Watch the Your Copyright video
Works Are Copyrighted Automatically
- Copyright is limited to works of original authorship; the work must have some element of the author's creativity or organization -- not just data, but a particular expression, arrangement or interpretation of data.
- A work is copyrighted as soon as it is written, recorded, saved or posted online.
- The copyright owner has the exclusive right to make copies, distribute, share and sell those copies as well as make derivative works and distribute, share and sell those derivative works.
- The copyright owner also has the exclusive right to transfer those rights. This can be done either in part and temporarily via a license, or altogether by selling or giving away the copyright.
- A work doesn't have to be published to be copyrighted.
- A work doesn't have to be registered with the U.S. Copyright Office or the Library of Congress to be copyrighted.
- There is no such thing as copyrighting a work by mailing a copy to yourself.
- A work does not need to have a copyright notice or symbol on it to be copyrighted.
Registering Your Copyright with the U.S. Copyright Office
Even though copyright happens automatically, you should register the copyright to anything that you want to be able to defend against infringement in court. Ideally, you should register your copyright within three months of publishing, posting or distributing the work. You only need to register your copyright once; however, some authors choose to re-register the work when it is published, or published in a new edition
- The U.S. Copyright Office charges $45 to register a copyright online. It costs more if you submit your paperwork by mail.
- You will need to complete a form and submit one or more copies. Which form and how many copies varies with the type of work. Details are at Registration Procedures.
- You will receive a certificate or notification that you need to submit more information, or notification that your application has been rejected.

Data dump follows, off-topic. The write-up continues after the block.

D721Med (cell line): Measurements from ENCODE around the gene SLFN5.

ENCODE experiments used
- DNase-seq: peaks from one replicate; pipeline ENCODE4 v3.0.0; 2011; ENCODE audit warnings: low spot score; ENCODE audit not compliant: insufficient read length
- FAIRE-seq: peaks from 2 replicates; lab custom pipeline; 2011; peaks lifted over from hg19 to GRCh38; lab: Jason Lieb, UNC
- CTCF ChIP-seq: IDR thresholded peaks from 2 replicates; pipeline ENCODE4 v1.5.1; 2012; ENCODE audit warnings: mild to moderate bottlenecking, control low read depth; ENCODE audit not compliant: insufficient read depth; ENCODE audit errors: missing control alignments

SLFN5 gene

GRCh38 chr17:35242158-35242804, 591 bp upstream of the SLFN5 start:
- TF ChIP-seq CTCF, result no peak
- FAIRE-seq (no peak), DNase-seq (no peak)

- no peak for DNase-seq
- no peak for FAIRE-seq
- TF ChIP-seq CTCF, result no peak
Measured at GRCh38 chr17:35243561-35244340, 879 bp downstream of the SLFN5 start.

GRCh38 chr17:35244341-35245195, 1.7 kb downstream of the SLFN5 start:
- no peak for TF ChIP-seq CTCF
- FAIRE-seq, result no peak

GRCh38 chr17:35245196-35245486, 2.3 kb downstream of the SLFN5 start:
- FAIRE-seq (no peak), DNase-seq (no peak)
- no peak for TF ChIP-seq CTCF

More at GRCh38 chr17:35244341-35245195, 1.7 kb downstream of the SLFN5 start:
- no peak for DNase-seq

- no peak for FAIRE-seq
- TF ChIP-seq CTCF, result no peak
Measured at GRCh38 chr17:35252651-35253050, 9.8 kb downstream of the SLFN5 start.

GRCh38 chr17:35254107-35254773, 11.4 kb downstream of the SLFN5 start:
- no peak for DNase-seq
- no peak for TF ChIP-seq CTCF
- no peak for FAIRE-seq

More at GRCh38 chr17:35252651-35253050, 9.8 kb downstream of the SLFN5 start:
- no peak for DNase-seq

- Your copy or copies will be deposited with the Library of Congress.
- You also can submit your registered copyright to the U.S. Customs Service, which will prevent the importation of infringing copies.
The Copyright Notice
- Copyright notices are not required for unpublished works and have not been required for published works since 1989.
- A copyright notice prominently displayed on all copies of your work is a convenience for your readers and will be helpful if you ever have to defend your copyright against infringement in court.
- The standard form for a copyright notice is the © symbol, followed by the date of first creation or publication and the name of the copyright holder, i.e., © 2011 Empire State College.
Does a work's copyright belong to you or to the college?
"Generally the members of the staff of the University shall retain all rights to copyright and publish written works produced by them. However, in cases where persons are employed or directed within the scope of their employment to produce specific works subject to copyright the University shall have the right to publish such work without copyright or to copyright it in its own name. The copyright will also be subject to any contractual arrangements by the University for work in the course of which the writing was done." - Regulations of the State University of New York Board of Trustees: Title J: Patents, Inventions, and Copyright Policy
"Under the current SUNY copyright policy, faculty retain ownership of works produced in the scope of employment, including works produced for on-line instruction unless there is a written agreement between the University and the faculty member to the contrary Putting it more specifically, SUNY and faculty may contract for 'work-for-hire,' authorize the work in advance by written agreement, and determine in the contract who the owner shall be. With respect to work produced for on-line instruction, practice regarding the use of written agreements varies from campus to campus. In the absence of a written work-for-hire agreement, copyright ownership vests in the faculty."
- SUNY Faculty Copyright Ownership FAQs
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